This is a continuation of the first Vaxdemic
You can find Chapter 1 here
I slept with my curtains and blinds open for the first time. I wanted to be up once it was light outside. I had decided I needed to know if my neighbors were still around. That meant, that if they didn’t answer their door, I would have to find a way inside. I lived near the end of the street with two houses between my own and the corner. The houses in my neighborhood were decently sized at around two thousand square feet. Most of them had two stories. I never used my upstairs since there was a bedroom on the first floor and my living room was my office. So, there was just a few boxes of stuff I never used up there.
I decided to start with my neighbors to the right. Their house looked a lot like my own except it was blue where mine was brick. One car was parked in the driveway but I was pretty sure the last time I checked they had two. Since that was almost a year ago it could be new people. I knocked on the door for ten minutes with no reply. I tried yelling. I normally don’t talk much since I don’t see many people. Yelling was hard, and my throat started to hurt very quickly. Either they couldn’t hear me or they couldn’t answer.
I tried to open the door but it was locked. I walked around the house trying all the windows, but they were locked too, but the gate to the back yard wasn’t. The yard looked like it always had, as much as I could tell. The tree had lots of branches laying at its base and the leaves looked like they needed raking but maybe they were lazy like me. I tried the basement door. The doorknob didn’t turn, but the door wobbled when I pushed it. Something at the top kept me from opening it more. I shook the door as hard as I could but it didn’t open. I tried to kick it, but all that did was wear me out. Since the stairs came down the side of the house I decided to push against the wall and try to force the door open.
On the third try the lock gave way and I fell flat on my face. It had been a long time since I had been hit in the face with anything, and a concrete floor is not soft. I got away with a bloody nose and a scrap on my right hand. Once in the basement I could see stairs going up to the rest of the house. I couldn’t hear any footsteps above me. The basement was filled with the kind of junk all basements are filled with, except mine. There were tools, innertubes for tubing, fans, and random boxes of junk. It was hard to see much more without any light. I carefully made my way up the stairs.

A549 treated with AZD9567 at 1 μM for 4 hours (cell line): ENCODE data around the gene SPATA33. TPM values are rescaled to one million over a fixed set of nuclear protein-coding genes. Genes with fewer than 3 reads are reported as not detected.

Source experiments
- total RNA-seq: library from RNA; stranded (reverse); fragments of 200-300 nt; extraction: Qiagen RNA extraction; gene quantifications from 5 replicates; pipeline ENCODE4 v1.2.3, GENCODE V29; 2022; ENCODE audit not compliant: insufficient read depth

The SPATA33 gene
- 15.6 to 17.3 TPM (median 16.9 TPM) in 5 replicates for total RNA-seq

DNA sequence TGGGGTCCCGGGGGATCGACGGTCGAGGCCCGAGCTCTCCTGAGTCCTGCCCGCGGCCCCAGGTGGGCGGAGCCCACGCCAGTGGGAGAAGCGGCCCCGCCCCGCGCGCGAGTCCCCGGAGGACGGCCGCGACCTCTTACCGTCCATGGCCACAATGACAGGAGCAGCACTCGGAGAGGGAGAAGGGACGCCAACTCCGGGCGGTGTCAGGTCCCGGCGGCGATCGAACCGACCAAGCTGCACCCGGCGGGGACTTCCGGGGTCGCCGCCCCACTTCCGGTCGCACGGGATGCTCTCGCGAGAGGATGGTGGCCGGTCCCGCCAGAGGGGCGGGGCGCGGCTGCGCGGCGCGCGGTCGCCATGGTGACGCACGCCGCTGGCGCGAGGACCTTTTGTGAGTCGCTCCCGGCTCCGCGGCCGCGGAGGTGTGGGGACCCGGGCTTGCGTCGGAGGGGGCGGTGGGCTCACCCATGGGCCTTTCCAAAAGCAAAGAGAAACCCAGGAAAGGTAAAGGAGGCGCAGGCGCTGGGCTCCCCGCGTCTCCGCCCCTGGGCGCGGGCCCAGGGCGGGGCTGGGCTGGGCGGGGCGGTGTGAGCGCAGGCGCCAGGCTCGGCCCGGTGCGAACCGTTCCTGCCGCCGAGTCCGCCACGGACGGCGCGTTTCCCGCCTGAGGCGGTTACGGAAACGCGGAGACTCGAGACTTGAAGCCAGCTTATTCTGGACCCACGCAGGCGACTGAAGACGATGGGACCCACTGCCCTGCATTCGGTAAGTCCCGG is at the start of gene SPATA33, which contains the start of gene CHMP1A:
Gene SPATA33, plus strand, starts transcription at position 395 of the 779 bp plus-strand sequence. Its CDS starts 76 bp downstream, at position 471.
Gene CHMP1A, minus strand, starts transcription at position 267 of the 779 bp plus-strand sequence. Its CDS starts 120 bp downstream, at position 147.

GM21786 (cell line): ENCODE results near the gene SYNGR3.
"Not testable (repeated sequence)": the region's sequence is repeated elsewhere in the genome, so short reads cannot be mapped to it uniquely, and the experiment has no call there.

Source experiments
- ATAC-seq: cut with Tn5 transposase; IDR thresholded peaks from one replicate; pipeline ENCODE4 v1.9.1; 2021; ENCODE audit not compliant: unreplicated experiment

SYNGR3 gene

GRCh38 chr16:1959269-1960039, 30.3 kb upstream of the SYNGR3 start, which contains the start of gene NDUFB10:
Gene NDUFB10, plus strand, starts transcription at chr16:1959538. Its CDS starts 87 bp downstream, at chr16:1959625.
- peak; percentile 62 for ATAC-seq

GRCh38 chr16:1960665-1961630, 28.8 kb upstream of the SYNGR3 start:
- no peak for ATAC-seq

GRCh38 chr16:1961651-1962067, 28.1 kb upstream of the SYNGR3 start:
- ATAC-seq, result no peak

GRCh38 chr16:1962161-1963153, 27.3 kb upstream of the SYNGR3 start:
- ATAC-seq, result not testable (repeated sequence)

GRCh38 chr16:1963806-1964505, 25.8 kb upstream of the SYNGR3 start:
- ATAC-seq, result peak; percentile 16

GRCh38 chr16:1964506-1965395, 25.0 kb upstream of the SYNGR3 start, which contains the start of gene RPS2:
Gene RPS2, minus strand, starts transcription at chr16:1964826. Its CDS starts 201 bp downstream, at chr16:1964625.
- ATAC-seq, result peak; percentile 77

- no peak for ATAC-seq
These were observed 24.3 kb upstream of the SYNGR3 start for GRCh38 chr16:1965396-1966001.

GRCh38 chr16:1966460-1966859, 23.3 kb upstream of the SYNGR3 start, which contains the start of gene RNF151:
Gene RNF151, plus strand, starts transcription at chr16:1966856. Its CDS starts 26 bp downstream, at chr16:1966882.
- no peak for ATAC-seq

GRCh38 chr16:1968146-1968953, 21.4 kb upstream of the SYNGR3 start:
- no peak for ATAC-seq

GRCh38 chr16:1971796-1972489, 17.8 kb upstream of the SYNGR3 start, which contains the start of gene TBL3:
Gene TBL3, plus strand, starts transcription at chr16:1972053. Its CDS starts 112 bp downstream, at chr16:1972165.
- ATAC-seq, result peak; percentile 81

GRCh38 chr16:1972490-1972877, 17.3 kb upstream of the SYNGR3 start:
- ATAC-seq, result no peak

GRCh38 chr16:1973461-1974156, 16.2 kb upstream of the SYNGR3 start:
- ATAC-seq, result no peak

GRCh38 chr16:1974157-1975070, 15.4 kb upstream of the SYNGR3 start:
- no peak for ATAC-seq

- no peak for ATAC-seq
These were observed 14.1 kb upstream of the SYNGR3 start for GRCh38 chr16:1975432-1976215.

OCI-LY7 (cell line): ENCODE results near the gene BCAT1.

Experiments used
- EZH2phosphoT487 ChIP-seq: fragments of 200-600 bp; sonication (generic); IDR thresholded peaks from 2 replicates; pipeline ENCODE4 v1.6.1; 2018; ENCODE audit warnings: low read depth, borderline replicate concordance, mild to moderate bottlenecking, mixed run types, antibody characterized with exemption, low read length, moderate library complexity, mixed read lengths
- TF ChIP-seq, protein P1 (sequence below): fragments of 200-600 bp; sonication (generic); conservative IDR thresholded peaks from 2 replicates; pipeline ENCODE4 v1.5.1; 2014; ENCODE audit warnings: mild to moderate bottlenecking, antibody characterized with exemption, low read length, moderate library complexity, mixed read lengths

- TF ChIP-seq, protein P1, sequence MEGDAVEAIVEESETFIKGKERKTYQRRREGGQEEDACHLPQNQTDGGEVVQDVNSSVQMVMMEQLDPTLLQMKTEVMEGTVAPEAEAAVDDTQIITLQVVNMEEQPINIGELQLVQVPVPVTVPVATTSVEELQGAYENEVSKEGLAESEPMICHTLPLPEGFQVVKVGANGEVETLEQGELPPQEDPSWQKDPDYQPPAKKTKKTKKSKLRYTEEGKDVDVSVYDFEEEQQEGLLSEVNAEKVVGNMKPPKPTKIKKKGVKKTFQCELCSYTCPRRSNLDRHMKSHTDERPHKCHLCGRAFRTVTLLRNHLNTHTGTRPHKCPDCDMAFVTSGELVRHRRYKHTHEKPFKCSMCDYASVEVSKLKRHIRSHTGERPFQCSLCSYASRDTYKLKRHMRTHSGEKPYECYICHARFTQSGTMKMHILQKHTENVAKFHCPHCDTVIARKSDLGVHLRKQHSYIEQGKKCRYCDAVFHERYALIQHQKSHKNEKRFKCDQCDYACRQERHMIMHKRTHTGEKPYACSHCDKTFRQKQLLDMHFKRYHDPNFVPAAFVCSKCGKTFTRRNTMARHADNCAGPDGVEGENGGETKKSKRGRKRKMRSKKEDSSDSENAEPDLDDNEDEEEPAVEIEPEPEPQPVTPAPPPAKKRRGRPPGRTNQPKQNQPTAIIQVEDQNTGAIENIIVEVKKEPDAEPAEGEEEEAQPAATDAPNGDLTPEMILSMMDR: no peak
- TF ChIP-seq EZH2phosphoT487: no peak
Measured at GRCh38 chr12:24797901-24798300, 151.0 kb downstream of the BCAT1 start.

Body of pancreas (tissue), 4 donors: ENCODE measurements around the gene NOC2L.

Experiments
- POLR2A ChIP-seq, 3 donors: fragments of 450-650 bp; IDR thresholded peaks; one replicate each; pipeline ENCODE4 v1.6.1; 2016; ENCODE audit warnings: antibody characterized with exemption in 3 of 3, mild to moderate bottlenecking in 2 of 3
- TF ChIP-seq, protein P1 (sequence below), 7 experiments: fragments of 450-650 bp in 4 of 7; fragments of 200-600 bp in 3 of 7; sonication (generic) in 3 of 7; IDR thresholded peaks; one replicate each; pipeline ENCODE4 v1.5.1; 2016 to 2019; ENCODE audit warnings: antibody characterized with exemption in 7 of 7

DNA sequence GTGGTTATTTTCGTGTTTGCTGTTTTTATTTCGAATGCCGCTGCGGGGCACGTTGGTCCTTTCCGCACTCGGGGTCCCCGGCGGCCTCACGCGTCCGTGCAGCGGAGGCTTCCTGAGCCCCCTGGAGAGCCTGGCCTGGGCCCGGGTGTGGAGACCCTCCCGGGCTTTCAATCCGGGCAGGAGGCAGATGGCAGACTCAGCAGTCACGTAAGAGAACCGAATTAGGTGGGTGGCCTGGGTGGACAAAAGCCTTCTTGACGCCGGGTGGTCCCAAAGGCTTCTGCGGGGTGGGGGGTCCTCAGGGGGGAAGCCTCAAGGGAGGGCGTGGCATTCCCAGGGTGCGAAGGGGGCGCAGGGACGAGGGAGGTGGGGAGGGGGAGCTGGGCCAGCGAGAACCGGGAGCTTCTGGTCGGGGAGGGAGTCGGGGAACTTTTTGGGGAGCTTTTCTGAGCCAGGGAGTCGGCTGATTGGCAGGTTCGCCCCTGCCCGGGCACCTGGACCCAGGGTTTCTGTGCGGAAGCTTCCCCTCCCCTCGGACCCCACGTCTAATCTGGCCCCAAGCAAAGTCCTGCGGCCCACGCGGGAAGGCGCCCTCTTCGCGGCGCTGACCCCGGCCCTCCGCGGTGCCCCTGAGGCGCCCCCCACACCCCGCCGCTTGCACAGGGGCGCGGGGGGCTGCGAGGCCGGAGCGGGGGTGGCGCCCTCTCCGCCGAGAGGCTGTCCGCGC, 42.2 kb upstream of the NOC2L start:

The main floor was neat and clean. I came up through the kitchen. In the dining room as a bowl of withering apples. They weren’t rotten but they were getting wrinkly. I couldn’t hear anyone in here either. I walked around the main floor. The living room was clean, the kitchen was too, as was the bathroom. None of the appliances were on since the power was still off. I moved up to the next floor.
There were three bedrooms up here. Each one was empty. One was obviously the parents’ room, or parent. I never knew them so I didn’t know. The two kids’ rooms were easier to identify. One had a game console and the other a laptop. If I had to guess they belong to a boy and girl respectively. There was just no one here. I decided to try my neighbors to the left.
Leaving the house was easier than getting in. I unlocked the front door and walked out. No need to lock it back, I didn’t have a key after all. To the left of my house lived an old couple. At least I was pretty sure. I remember them waving to me when I moved in almost a decade ago and I’m pretty sure it’s the same car in front. Just like the last house no one answered when I knocked. The front door was locked and so were all the windows. They had a basement door too, but there’s too much junk in front of it to open, or I’m too weak to push it out of the way. I tried kicking in the front door and I was glad no one saw me fail, because I fell off the stoop and the door didn’t budge.
I lay in the brown grass of early November and tried to think of a way in. I decided to go back to the other neighbor and see if I could find a crowbar in their basement. The basement looked a lot darker from the inside stairs so I searched the kitchen for a flashlight. I found a cheap plastic one who’s batteries were nearly dead, but it’s better than nothing. It took an hour of searching and the death of the batteries but I found a crowbar. It was heavier than video games led me to believe.